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Author Topic: Computer Security...Is It Worth the Trouble?  (Read 2451 times) Average Rating: 0
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ytterbiumanalyst
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« on: June 20, 2008, 02:52:15 PM »

It was said in another thread:

Firefox 1 & 2 had to be run as Administrator under Vista due to Vista's security policies and the Firefox team not coding earlier versions of Firefox to work within Vista's parameters:

Firefox 2 and Vista Caveats

Am I the only one getting really tired of draconian security measures? Seems they only punish those of us who legitimately own software. It's not like MS is going under, either, if God forbid someone steals a copy of their precious OS. I'm all for intellectual property and all, but sheesh. There's been some software I have not bought specifically because of copy protection (most notably BioShock, and it looks like I'll have to do the same with Spore).
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« Reply #1 on: June 20, 2008, 03:10:33 PM »

Open source software is rapidly catching up to their closed source brethren.  Hopefully with time, it will expand to things such a games (well, better games), etc.

Vista's security measures are even more frustrating then those found in SELinux.  Perform a simple tasks and Vista acts as if it is under attack.  One of the database courses I am in had to create a fairly long booklet just to instruct student's using Vista, how to allow their computer to use ODBC and mySQL without everything being blocked.   Roll Eyes
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« Reply #2 on: June 20, 2008, 03:16:30 PM »

Businesses are adopting Vista very slowly especially in an era of economic downturns and the like.

Vista had a steeper learning curve than XP due to the latter OS having security issues stemming back to Win 98.  Once hackers in Eastern Europe figured out how to have a field day with XP, Bill Gates went back to the drawing board with Vista Security.  Meanwhile, Apple with its UNIX based OSX gained the upper hand with that OS being ported to iPhones, iPods, et al.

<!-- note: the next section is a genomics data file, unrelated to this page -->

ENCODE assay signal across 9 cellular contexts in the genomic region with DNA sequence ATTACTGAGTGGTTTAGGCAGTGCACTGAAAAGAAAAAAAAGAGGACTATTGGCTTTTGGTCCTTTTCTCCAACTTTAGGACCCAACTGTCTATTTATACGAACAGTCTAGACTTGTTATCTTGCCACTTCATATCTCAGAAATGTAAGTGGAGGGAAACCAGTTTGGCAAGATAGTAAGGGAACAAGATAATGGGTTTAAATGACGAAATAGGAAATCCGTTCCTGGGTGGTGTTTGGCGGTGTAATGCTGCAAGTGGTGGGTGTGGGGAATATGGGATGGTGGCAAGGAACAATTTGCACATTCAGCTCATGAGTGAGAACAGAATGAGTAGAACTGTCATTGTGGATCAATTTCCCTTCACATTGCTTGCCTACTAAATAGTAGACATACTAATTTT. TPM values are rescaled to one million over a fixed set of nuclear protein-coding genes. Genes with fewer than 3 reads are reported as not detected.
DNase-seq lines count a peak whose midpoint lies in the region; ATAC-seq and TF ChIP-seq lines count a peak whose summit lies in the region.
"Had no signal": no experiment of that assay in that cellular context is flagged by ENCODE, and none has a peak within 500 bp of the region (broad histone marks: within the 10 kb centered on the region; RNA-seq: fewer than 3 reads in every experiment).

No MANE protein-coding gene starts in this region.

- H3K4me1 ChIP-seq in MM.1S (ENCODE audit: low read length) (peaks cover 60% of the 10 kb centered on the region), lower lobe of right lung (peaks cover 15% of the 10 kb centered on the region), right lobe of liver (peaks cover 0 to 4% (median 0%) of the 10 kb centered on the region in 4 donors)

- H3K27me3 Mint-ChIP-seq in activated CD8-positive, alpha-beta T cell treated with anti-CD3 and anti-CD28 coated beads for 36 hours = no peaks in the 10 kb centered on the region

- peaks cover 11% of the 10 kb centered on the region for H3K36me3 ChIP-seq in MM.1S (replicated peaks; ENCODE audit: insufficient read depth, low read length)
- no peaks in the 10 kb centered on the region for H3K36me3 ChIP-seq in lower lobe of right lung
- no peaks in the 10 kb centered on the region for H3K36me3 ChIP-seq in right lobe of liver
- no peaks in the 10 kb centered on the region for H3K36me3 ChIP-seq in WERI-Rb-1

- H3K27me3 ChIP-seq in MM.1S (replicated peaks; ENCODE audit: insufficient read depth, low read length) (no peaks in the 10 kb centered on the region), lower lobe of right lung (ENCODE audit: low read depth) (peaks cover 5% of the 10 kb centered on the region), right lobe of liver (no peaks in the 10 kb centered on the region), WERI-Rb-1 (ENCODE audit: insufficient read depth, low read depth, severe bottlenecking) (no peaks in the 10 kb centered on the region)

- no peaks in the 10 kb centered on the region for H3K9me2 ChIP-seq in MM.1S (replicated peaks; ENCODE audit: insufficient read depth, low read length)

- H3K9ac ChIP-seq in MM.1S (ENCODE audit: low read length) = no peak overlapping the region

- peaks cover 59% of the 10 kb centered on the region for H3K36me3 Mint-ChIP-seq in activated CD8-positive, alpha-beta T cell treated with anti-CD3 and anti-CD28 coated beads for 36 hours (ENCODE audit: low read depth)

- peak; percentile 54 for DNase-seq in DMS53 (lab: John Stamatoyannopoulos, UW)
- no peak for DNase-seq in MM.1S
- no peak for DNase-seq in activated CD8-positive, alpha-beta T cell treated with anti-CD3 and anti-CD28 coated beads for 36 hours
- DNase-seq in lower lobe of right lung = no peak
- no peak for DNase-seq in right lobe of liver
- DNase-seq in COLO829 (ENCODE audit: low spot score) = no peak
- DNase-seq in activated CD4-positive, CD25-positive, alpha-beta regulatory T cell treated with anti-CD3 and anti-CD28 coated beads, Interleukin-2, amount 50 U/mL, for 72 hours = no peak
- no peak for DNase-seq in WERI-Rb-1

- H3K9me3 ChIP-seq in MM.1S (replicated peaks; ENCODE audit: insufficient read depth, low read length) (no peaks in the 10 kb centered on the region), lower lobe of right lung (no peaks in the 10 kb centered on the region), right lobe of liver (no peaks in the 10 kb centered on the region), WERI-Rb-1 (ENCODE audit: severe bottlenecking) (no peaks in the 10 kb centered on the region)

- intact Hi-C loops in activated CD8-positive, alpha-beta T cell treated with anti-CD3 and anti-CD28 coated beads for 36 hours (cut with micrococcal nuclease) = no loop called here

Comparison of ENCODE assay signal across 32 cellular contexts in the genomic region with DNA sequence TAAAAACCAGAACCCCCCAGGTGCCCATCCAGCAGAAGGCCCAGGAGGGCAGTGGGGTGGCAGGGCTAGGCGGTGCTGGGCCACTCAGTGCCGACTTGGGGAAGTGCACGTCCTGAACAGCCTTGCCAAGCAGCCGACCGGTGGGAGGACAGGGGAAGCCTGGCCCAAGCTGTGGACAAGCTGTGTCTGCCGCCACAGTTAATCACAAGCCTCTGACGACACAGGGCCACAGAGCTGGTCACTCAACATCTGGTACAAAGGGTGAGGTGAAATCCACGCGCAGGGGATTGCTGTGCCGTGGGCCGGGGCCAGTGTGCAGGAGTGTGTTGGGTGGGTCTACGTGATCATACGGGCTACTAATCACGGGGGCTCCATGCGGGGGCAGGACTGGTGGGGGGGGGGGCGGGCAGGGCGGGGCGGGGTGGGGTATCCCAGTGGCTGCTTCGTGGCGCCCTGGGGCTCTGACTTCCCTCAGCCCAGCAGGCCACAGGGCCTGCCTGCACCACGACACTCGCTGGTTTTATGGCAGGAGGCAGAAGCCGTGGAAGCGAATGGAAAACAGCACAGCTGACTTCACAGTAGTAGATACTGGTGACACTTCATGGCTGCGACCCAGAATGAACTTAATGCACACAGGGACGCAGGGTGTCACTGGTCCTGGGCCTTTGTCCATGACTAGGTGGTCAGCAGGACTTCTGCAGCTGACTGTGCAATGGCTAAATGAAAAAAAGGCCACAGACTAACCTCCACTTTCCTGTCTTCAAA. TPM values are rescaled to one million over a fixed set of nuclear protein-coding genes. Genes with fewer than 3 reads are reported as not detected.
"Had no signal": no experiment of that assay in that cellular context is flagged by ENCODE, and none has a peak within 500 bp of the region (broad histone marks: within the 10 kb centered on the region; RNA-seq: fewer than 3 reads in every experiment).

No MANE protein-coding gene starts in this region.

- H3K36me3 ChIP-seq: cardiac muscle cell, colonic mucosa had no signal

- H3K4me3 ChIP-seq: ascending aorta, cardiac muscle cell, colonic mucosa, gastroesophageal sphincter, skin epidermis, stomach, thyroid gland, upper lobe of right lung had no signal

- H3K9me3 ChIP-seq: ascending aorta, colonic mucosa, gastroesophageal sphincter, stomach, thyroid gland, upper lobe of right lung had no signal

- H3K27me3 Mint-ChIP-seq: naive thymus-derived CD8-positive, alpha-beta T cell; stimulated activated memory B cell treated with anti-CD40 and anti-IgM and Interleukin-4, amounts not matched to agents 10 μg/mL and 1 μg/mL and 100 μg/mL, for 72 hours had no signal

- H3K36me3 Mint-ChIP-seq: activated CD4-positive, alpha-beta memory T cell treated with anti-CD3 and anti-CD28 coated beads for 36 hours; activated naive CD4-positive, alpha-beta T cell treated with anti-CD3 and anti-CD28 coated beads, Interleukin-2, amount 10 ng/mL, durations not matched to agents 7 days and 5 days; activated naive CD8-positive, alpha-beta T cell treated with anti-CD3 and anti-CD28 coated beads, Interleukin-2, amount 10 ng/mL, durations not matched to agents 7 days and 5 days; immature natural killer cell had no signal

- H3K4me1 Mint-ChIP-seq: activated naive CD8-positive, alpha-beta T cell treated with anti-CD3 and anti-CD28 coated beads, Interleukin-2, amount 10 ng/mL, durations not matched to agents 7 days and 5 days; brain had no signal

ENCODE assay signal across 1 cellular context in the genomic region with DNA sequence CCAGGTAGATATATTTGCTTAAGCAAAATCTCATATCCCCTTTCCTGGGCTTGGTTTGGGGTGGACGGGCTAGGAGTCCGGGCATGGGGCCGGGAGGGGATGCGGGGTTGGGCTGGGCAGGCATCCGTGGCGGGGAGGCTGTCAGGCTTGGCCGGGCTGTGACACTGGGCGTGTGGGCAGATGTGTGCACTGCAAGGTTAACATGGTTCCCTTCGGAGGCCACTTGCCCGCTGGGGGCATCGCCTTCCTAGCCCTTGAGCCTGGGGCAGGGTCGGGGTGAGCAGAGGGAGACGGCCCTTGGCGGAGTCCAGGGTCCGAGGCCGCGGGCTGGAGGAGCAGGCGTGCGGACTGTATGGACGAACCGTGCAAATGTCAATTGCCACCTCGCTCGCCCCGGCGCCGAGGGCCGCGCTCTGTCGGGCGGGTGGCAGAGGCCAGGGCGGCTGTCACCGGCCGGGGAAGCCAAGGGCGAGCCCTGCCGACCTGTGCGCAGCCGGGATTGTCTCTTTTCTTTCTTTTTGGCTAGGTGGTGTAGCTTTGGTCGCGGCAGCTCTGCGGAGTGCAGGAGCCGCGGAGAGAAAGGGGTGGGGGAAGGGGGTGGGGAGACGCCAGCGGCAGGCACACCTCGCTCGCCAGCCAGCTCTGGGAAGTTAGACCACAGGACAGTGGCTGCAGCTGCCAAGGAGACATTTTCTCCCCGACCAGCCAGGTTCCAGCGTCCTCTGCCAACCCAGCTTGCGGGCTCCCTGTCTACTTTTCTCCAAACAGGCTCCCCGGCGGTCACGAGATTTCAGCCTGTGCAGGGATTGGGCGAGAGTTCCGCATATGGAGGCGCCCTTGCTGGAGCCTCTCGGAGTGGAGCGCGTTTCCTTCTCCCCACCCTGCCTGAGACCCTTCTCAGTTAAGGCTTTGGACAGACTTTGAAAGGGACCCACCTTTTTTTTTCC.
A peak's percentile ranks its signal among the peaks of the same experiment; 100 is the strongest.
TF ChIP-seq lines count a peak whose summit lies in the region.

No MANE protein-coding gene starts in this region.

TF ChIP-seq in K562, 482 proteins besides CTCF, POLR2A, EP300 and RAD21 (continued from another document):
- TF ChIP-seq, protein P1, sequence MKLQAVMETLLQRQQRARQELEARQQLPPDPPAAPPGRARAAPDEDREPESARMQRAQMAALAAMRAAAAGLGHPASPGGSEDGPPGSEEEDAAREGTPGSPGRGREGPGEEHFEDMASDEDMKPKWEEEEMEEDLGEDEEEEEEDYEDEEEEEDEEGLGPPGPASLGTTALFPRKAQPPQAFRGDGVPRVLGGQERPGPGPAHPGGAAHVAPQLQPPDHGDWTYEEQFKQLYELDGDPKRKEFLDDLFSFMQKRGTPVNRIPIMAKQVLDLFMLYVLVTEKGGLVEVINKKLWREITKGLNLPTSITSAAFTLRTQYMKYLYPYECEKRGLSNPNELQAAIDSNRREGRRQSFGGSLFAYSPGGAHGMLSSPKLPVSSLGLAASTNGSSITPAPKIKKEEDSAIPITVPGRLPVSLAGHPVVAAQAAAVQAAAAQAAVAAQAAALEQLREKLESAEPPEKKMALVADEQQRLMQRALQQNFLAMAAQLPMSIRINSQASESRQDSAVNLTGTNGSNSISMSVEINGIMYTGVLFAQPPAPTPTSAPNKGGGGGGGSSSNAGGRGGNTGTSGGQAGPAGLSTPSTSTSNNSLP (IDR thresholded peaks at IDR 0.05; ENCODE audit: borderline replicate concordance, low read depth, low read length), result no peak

The LINUX world has reached critical mass with kernel upgrades coming to a halt due to the passage of DMCA which prevents open source companies from reverse engineering closed source products (like NTFS).  LINUX has been stuck on 2.6 Kernel for years with no 2.7 Development or 2.8 Production Kernels on the horizon. 
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« Reply #3 on: June 20, 2008, 03:17:47 PM »

Quote
Am I the only one getting really tired of draconian security measures?
I agree, and not just 'cause I'm your wife.   Grin

Seriously, though, I too get tired of all the layers of security.  Just last night as I was paying bills online, I had to go through a security question before I put in my password.  I realize h@X0rz (Wink) are getting craftier all the time and I'm ok with reasonable security, but I'm not sure piling password on top of password is going to cut it.  These security questions would be easy enough to guess if someone took enough time to research me anyway.  

Vista drives me nuts, though, that it asks "Are you sure you want to do that?"  
"Are you really sure?"  
"Really really sure?"
"Absotively posolutely sure?"
"On a scale of 0 to 5, how sure are you?"

GAAAAAAAH!
« Last Edit: June 20, 2008, 03:19:22 PM by EofK » Logged

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« Reply #4 on: June 20, 2008, 03:31:48 PM »

So does all of this mean, despite higher prices, that it may be time to save for a Mac next time?  I run XP, and I can't believe all of the crazy things I'm hearing about VISTA.  It just doesn't seem worth  it.  I've heard people say that Apple is really becoming more and more compatible  with PC stuff all the time.  Is this true?  Like, if I have a Microsoft Word document or a WordPerfect document, can I  transfer them easily between the two  different systems?  What do you guys think of all this?
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« Reply #5 on: June 20, 2008, 03:39:27 PM »

Businesses are adopting Vista very slowly especially in an era of economic downturns and the like.
Businesses are always very slow though.  You can still find some very conservative companies running Win2K or NT4.0.  Most major companies will probably be waiting to see what Windows 7 will have in store.

Quote
The LINUX world has reached critical mass with kernel upgrades coming to a halt due to the passage of DMCA which prevents open source companies from reverse engineering closed source products (like NTFS).  LINUX has been stuck on 2.6 Kernel for years with no 2.7 Development or 2.8 Production Kernels on the horizon. 
That is not completely true.  All the little updates to the 2.6 kernel (I think we are up to 2.6.25.7 now) have helped to make Linux more viable as a laptop OS, especially when it comes to wireless internet and bluetooth.  But you are right, DMCA (WIPO) has really hurt the open source market, and 2.6 has been around since 2003/2004 I think.  The EU has been talking a lot about Open Source lately, but I am not sure how the EUCD is going to make some of their ideas plausible.  And with NTFS, not a big deal for me, I like JFS, plus it seems this "WinFS" will be replacing it.